By Anna Davies
Trying to save money can be hard right now — as the pandemic rolls on and we continue to feel the impact in our bank accounts, it’s hard to keep up the more high-tech ways to save money (though we absolutely advise you to try them out.) But there are some old-fashioned no-spend strategies that can make your money add up — sometimes pretty quickly. At first glance, they may sound weird, but they work. Ahead, try one (or a few) and tell us in the comments the strangest strategies you’ve used to successfully save some extra money.
Pick a denomination and save it. Always.
“I nanny, so I get paid in cash. Whenever I’d get £5 notes, I put them in a separate envelope. This money becomes my ‘fun’ money, so I know I can either take one out and buy a cappuccino, or keep adding to it and splurge for a fun dinner with friends.” — Courtney, 32
Have a spending jar for fun stuff.
“Every week, I take out £100 for fun, which includes lunch and drinks. And I put the cash in a jar I decorated on my desk. Actually having to pull money out means I’m super conscious of how I’m spending it, and also keeps me honest. For example, I only use that money, not my debit card, for fun lunches out, so if I don’t have the money with me, then I’m going to eat the lunch I brought from home, and not go out with colleagues.” — Janie, 27
Skip the coffee; save the cash.
“I am so bad about buying lattes ‘just because.’ And I know the £3 adds up. So whenever I feel the urge to buy a latte, I make the crappy office coffee, and make sure to move £3 from current to savings. It’s a neat trick that actually makes me ‘see’ how much I’m saving.”
— Jessica, 23
Harness the power of recurring payments.
“I was paying £250 a month for my car payment. When I finally paid it off, I kept the ‘payments’ going into my savings account. Because I’d been paying it all along, I never missed the money, and it was so gratifying to see the money add up so fast in my savings account.” — Ramon, 30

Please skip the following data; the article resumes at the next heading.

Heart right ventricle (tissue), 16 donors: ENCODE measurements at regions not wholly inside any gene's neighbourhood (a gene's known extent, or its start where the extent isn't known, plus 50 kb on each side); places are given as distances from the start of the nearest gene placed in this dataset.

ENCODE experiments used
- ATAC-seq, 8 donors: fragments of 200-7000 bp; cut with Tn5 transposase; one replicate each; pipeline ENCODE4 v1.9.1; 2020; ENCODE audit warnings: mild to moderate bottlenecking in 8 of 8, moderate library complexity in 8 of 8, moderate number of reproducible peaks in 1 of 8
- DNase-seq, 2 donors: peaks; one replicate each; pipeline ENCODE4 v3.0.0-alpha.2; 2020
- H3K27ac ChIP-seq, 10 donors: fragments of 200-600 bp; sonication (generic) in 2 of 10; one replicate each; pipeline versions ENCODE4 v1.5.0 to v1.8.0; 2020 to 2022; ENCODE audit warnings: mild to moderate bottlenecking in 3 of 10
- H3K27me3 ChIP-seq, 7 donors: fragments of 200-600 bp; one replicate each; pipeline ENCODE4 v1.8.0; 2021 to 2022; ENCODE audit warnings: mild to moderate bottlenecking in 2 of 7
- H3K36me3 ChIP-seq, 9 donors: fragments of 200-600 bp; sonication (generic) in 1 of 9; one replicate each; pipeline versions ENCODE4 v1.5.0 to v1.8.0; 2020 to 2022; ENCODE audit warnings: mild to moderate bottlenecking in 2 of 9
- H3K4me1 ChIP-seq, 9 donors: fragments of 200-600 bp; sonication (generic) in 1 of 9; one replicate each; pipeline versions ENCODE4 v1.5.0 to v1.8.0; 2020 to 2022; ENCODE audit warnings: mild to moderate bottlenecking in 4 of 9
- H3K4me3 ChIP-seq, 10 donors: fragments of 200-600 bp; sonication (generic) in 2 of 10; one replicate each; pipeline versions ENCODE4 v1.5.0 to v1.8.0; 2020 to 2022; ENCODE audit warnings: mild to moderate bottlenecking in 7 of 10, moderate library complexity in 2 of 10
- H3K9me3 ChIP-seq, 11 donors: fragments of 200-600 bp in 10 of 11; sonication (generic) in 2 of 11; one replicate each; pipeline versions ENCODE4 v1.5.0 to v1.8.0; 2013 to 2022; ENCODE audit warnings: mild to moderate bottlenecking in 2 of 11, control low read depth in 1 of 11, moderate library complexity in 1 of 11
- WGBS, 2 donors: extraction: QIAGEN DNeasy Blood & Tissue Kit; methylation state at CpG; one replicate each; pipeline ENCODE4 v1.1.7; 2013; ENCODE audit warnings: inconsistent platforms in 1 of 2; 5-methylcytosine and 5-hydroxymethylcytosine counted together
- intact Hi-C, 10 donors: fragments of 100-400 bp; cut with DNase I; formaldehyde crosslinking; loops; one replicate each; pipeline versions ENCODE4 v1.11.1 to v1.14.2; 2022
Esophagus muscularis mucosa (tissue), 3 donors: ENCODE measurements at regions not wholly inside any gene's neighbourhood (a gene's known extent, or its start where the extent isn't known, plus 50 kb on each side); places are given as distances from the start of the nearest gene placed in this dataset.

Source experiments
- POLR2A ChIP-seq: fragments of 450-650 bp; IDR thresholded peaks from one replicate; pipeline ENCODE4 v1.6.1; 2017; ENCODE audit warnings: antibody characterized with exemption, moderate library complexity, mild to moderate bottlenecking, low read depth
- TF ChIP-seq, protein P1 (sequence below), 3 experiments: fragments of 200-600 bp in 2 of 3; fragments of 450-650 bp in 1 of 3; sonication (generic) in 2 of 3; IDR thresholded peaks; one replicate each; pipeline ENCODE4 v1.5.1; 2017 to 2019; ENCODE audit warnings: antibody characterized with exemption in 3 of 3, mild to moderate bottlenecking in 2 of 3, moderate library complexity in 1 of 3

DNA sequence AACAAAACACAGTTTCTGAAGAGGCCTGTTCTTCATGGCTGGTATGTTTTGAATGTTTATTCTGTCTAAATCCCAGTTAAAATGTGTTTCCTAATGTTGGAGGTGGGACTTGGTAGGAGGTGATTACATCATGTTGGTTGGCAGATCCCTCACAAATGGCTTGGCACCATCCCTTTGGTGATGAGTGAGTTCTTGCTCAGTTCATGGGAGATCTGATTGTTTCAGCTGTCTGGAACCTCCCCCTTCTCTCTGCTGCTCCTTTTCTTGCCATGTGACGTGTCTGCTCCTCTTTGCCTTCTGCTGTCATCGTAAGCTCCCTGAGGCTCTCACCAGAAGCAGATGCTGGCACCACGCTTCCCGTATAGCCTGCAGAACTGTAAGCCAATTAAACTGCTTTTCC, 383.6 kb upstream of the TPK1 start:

Do your saving in short sprints.
“I feel like I can get really into savings for only a month. So in that month, I see it as ‘training.’ I bring my breakfast and lunch to work, I only do social events that are free (one time, I had a party at my house where everyone had to bring one bottle of alcohol collecting dust in their homes), and I just really push myself. By the end of my ‘spending fast’ I have a lot more cash, and I am more conscious of how I’m spending it.” — Luke, 27
Become your own bartender.
“When I worked at a summer camp, there was an honour system where you had to pay 50p for a drink from the fridge. I do the same thing at home to this day — £1 for a soft drink or £2 for a glass of wine. What’s funny is I made a list of my drink ‘prices’ on the fridge to remind my husband and I to be honest with it, and now, when our friends come over, they pay too…but they don’t have to!” — Rachel, 30
Pay yourself for Instagram posts.
“This is so weird, but thinking about how much celebrities get paid for sponsored Instagrams made me decide to pay myself. For every photo I Insta, I (at least try!) to put £1 in a drawer!” — Cassie, 22
Make it easy to visualise what you’re saving for.
“I know it sounds cheesy, but I like to see what I’m saving for, so I made a vision board of the holidays I want to take this year. ‘Seeing’ Greece every day makes it so much easier to not go out for a £10 lunch!” — Liz, 29
Freeze your credit card. Yes, literally.
“Yes, literally, in a bag of water. I know it’s cliché, and it’s true that I could defrost it in seconds under warm water, but it did stop me from making impulse purchases.” — Marquita, 25